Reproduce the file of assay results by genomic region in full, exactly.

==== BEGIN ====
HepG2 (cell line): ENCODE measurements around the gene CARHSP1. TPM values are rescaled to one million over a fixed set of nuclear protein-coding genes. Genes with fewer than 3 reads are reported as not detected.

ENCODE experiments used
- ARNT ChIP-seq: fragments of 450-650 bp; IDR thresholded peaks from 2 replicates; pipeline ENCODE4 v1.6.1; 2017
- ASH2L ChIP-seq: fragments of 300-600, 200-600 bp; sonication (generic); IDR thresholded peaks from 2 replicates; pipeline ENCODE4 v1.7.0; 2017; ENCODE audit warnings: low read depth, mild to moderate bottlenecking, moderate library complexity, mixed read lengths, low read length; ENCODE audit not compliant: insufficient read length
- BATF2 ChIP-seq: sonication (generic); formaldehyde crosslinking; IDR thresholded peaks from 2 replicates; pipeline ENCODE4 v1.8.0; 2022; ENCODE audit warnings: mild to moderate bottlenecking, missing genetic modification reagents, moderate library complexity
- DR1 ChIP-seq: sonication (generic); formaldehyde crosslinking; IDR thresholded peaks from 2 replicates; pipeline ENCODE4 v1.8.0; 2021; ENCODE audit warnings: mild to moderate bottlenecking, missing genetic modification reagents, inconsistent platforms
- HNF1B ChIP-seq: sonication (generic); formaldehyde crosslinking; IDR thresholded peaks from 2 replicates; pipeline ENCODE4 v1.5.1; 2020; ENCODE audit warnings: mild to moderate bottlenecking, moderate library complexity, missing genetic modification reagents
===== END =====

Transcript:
HepG2 (cell line): ENCODE measurements around the gene CARHSP1. TPM values are rescaled to one million over a fixed set of nuclear protein-coding genes. Genes with fewer than 3 reads are reported as not detected.

ENCODE experiments used
- ARNT ChIP-seq: fragments of 450-650 bp; IDR thresholded peaks from 2 replicates; pipeline ENCODE4 v1.6.1; 2017
- ASH2L ChIP-seq: fragments of 300-600, 200-600 bp; sonication (generic); IDR thresholded peaks from 2 replicates; pipeline ENCODE4 v1.7.0; 2017; ENCODE audit warnings: low read depth, mild to moderate bottlenecking, moderate library complexity, mixed read lengths, low read length; ENCODE audit not compliant: insufficient read length
- BATF2 ChIP-seq: sonication (generic); formaldehyde crosslinking; IDR thresholded peaks from 2 replicates; pipeline ENCODE4 v1.8.0; 2022; ENCODE audit warnings: mild to moderate bottlenecking, missing genetic modification reagents, moderate library complexity
- DR1 ChIP-seq: sonication (generic); formaldehyde crosslinking; IDR thresholded peaks from 2 replicates; pipeline ENCODE4 v1.8.0; 2021; ENCODE audit warnings: mild to moderate bottlenecking, missing genetic modification reagents, inconsistent platforms
- HNF1B ChIP-seq: sonication (generic); formaldehyde crosslinking; IDR thresholded peaks from 2 replicates; pipeline ENCODE4 v1.5.1; 2020; ENCODE audit warnings: mild to moderate bottlenecking, moderate library complexity, missing genetic modification reagents